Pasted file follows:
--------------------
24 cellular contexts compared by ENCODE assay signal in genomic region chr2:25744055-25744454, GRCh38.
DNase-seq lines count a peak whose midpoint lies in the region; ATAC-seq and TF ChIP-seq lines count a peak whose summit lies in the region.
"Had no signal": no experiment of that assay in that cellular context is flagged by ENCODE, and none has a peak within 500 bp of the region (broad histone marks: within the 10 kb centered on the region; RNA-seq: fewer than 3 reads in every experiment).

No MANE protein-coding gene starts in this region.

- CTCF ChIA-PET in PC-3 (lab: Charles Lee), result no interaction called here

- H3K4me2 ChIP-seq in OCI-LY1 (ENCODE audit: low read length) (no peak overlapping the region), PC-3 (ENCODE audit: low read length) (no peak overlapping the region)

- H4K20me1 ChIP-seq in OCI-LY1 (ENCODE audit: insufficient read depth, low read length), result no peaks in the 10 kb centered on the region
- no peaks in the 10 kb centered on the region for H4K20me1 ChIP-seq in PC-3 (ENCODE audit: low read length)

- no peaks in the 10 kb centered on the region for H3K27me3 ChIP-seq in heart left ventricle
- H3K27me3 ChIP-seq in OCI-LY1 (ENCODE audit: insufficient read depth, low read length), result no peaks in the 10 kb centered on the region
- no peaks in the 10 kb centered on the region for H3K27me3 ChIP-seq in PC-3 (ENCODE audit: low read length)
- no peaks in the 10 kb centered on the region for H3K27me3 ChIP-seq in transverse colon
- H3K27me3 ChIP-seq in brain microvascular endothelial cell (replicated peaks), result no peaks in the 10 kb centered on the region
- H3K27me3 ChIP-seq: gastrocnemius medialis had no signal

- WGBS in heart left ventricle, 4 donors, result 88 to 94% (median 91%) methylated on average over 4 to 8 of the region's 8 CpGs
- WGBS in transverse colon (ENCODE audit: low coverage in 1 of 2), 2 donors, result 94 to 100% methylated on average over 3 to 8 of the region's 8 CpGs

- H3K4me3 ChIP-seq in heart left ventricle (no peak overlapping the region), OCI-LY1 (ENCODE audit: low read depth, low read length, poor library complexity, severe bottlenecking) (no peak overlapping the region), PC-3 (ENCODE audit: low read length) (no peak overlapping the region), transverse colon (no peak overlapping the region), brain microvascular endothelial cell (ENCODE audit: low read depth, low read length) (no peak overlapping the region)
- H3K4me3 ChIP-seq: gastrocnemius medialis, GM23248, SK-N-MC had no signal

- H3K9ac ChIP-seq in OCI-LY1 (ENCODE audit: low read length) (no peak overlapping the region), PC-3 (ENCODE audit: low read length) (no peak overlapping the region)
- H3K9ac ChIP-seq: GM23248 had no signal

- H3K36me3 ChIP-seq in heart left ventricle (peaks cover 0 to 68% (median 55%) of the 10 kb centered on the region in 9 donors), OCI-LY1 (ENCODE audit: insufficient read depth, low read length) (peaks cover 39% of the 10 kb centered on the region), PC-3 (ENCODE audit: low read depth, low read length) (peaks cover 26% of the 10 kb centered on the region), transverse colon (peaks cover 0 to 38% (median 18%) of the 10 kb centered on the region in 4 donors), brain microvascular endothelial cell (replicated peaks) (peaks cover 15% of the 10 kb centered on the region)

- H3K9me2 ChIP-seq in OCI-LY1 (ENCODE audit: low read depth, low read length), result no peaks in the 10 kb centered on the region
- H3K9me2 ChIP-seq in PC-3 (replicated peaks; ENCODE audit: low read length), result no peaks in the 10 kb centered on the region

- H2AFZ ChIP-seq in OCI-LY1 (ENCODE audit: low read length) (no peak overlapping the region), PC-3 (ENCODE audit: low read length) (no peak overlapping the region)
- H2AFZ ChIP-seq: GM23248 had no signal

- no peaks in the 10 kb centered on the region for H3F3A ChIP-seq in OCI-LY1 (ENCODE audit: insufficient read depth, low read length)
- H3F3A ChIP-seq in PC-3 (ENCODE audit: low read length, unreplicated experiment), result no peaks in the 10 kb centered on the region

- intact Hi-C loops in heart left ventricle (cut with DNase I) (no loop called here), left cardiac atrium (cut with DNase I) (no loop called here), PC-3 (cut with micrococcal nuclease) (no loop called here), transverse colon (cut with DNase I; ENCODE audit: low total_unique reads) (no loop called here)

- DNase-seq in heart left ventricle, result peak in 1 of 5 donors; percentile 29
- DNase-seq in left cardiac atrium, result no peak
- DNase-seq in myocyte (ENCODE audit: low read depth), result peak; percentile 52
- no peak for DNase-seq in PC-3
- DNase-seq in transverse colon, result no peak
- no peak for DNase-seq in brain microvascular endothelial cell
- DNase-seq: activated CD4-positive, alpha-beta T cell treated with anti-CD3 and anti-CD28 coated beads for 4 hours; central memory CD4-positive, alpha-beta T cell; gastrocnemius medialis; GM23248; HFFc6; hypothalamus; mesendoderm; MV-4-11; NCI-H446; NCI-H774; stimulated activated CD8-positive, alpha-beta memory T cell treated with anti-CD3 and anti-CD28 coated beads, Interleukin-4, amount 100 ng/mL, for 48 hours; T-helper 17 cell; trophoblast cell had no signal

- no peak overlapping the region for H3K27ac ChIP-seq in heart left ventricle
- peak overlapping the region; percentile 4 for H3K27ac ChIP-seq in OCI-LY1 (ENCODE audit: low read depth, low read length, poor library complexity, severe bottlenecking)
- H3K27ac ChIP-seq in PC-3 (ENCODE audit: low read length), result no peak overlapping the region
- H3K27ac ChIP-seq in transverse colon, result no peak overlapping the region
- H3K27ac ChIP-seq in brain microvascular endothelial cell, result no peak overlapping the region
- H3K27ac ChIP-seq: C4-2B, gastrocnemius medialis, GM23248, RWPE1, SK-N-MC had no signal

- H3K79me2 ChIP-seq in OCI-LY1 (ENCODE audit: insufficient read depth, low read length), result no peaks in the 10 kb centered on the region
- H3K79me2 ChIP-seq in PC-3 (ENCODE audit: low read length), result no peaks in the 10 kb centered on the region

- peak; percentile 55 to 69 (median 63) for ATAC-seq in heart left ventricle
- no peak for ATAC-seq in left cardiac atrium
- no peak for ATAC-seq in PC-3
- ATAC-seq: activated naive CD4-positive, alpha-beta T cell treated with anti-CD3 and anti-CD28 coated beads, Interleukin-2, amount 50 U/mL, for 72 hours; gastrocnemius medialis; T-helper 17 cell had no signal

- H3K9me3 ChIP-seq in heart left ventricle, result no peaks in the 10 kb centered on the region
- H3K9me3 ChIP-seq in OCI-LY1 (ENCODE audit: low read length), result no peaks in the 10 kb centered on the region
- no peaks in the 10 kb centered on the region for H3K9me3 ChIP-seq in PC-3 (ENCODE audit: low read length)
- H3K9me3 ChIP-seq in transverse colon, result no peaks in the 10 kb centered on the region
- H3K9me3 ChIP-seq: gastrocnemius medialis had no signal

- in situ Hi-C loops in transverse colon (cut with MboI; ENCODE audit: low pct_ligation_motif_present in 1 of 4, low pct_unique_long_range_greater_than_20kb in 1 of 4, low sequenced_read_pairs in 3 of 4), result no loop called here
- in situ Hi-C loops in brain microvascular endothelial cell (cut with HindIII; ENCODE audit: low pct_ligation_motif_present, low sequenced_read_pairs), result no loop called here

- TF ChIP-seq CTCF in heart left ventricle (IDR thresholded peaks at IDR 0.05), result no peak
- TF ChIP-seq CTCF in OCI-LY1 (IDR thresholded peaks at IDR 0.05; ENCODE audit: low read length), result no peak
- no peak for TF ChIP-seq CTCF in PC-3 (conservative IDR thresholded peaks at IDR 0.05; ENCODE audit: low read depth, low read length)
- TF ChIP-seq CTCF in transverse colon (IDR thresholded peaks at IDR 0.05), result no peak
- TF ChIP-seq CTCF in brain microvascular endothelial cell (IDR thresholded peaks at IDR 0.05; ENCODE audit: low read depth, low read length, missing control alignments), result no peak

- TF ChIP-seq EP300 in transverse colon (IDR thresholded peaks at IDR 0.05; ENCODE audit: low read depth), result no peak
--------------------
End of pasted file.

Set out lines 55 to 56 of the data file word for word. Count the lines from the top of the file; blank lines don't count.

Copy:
- TF ChIP-seq CTCF in heart left ventricle (IDR thresholded peaks at IDR 0.05), result no peak
- TF ChIP-seq CTCF in OCI-LY1 (IDR thresholded peaks at IDR 0.05; ENCODE audit: low read length), result no peak